"For hundreds of thousands of Syrians, getting to work, school or the market has been virtually impossible since Syria’s latest anti-terror campaign began. Now, they won’t be able to get online, either."
"The Syrian army stormed the office building where six employees were believed to be staying in order to maintain Internet service during this difficult time"
"Explosions were heard and the fate of the six employees is unknown."
"Syria cuts off internet access. Most of the major internet service providers in Syria are offline following week-long protests. Syria appears to have cut off almost all access to the internet from inside and outside the country from late on Thursday night"
"Every Syrian provider, every business, bank, internet cafe, website, school, embassy and government office that relied on the big four Syrians ISPs for their internet connectivity is now cut off from the rest of the world."
"What Internet? Syria region cut off 6 months."
"20 million people without links to the outside world since the government blocked virtually online access, text messages and international phone calls after ethnic riots in July. It's the largest and longest such blackout in the world, observers say."
"Residents are without Internet links unless they flee to farflung places... One customer had traveled 750 miles just to get online."
"Region now has no e-mail. No blogs. No instant messaging. The government this month promised Internet access would resume "gradually," but it also said the same thing in July and not much has changed. So far, only four restricted Web sites, half of them state-run media, have returned."
Answers (link shortened so no cheating!)
- It's easy to condemn a country for cutting off the internet, but can it be justified under certain situations?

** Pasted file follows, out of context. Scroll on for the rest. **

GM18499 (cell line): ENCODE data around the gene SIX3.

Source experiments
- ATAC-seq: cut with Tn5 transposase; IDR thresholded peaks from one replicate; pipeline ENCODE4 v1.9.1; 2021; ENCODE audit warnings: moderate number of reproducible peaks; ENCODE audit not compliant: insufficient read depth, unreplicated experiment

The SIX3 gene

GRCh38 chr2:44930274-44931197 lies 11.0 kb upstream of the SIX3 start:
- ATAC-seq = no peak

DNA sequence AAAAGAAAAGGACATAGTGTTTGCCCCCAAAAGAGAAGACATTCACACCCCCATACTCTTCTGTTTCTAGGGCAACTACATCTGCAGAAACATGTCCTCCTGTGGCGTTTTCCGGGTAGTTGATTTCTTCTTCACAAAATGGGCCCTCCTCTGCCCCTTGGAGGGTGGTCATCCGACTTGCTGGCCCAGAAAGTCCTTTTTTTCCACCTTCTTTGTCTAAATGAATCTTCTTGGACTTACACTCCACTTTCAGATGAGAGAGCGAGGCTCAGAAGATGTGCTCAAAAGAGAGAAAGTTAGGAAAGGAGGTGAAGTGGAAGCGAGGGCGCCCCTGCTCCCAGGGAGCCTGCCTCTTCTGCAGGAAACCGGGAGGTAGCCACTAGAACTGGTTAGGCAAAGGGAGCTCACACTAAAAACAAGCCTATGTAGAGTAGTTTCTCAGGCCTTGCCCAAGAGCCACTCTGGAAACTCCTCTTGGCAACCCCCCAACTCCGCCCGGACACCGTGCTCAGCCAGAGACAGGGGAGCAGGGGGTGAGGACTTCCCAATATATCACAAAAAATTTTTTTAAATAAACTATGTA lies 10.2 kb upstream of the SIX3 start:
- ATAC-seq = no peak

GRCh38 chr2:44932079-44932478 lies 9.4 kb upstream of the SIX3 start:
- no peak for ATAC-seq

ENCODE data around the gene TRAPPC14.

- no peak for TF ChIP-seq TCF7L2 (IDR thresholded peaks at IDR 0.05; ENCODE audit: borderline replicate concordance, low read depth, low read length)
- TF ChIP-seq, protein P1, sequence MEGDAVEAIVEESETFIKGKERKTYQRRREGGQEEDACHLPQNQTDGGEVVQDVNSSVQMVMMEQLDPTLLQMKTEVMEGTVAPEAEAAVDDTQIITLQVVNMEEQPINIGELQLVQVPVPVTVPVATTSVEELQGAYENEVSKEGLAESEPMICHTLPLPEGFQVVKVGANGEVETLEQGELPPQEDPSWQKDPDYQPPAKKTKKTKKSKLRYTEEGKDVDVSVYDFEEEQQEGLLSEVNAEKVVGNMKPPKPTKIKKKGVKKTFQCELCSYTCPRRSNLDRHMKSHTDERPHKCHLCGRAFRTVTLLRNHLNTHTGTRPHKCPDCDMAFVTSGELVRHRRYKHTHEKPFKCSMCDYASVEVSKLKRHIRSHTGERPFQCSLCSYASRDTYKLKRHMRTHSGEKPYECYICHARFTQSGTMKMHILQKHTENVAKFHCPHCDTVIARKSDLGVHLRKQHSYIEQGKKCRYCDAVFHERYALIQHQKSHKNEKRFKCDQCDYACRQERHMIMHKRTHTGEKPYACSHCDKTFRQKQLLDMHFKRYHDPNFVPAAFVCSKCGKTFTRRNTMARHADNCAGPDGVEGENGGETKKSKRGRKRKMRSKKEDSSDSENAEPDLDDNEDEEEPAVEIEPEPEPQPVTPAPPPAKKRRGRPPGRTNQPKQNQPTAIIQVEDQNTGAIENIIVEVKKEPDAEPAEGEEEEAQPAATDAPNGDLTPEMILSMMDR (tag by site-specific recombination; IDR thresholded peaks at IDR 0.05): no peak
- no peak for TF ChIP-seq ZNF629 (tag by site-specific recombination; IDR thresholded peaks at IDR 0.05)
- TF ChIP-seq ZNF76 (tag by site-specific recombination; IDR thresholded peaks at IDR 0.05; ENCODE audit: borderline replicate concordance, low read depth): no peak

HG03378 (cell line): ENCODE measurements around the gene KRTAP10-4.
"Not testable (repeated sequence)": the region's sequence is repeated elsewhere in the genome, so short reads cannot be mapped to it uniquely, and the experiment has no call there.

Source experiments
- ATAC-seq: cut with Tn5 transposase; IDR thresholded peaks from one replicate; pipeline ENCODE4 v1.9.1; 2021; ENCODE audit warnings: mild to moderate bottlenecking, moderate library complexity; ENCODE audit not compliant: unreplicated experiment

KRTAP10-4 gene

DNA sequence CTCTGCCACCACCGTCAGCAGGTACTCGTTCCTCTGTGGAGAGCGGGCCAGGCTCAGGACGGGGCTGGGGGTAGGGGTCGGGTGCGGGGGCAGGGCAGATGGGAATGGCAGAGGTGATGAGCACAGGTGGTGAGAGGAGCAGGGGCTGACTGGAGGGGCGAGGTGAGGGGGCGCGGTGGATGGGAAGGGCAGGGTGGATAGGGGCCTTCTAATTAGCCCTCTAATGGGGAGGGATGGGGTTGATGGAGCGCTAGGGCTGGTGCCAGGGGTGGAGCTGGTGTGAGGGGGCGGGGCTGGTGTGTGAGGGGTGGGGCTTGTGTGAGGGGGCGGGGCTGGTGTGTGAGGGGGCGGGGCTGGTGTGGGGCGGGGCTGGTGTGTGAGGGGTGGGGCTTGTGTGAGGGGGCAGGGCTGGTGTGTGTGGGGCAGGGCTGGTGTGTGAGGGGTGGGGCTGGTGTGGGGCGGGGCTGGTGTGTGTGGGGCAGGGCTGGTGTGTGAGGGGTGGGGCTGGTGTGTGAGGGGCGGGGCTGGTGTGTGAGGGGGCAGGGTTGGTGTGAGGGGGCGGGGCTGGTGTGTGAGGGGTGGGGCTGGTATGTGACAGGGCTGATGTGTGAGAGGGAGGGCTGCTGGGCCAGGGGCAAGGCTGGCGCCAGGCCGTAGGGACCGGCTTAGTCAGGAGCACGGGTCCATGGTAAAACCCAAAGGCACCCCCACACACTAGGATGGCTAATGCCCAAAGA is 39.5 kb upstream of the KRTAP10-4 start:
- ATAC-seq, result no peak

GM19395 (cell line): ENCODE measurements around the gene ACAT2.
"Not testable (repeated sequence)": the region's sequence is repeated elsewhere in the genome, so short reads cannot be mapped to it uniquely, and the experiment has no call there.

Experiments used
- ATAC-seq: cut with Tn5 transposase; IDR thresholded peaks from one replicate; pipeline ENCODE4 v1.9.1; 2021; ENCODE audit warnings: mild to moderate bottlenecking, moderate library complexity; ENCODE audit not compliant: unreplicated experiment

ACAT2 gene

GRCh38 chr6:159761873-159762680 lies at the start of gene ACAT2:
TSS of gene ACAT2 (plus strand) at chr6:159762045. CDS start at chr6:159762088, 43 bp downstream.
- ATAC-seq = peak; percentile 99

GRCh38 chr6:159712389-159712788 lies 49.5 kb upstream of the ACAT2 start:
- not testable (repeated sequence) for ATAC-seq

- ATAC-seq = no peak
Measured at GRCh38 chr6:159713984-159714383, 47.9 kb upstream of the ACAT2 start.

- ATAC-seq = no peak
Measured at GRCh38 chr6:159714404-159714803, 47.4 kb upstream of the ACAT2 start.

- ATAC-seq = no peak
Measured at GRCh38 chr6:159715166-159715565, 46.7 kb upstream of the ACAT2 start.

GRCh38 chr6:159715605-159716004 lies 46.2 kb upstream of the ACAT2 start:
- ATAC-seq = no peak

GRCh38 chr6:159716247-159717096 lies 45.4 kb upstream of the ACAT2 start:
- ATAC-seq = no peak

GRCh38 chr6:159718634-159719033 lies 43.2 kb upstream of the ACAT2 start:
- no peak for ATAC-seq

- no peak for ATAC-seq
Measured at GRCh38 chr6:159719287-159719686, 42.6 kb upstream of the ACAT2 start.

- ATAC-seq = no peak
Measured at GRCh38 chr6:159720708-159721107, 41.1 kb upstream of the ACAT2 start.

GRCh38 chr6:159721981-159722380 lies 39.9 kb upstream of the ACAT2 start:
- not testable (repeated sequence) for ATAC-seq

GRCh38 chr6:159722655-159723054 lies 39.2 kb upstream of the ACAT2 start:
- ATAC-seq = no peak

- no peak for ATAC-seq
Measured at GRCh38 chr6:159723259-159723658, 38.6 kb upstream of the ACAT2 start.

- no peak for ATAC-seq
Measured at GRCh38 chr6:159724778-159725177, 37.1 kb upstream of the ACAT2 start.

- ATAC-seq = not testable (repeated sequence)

- The UN Human Rights Council deemed that basic internet access is a human right, but is it a fundamental human right which should never be taken away?
- What if we're isolated from the outside world but can still access local email, banking, websites, etc. to carry on our daily lives. Does that count as being cut off from the internet and having a human right violated?
- The sheer scale of shutdown is surprising - not just a few days, but for months on end. How long could we last without access to the internet and how far would we travel to get it?
But my main point is that HN discussions are interesting when they're not on the judgmental side ("How bad is Syria compared to X?") but on the perceptive one ("What are the implications on the ground of cutting the net? How easy/hard is for Syrians to find other ways to connect?" etc)
I think it can be qualified. The notion that free speech, which I think we can mostly agree is an equal if not more fundamental human right, can be qualified with things like "fighting words" or "clear and present danger" suggests that other rights can similarly have exceptions.
I don't know what those are, and I have a hard time accepting that our historical examples are a good indicator, so.
Cutting off access to the internet is like wholesale confiscation of printing presses without regard to their actual use.
"For hundreds of thousands of [one set of people], getting to work, school or the market has been virtually impossible since [a different set of people's] latest anti-terror campaign began."
More interestingly is that the next few event are google services being completely incessible in Syria on a few different occasions.
Cool tool thanks for sharing.
There was a temporary outage on Nov. 27, which was restored after two hours. We don't yet know what's happening today.
Wonder if we'll ever have internet connectivity checked like we used to have nuclear weapon inspections.
As the example of Egypt illustrates, this was usually a bad mood for the regime.
You can pretty easily get a $1k earth station which can fit in the back of your car and set up in 30 minutes by someone with an 8th grade education and ~4h of training.
1) It's a really tight beam. It's gotta to up to geostationary orbit on a 0.5-2W transmitter. Commercial stuff isn't always spread spectrum, though, so it would be easier to go after than some of the better military satcom equipment. OTOH, you can get spread spectrum commercial systems, so if you were specifically setting up the Free Syrian Satcom Network, you'd go for that.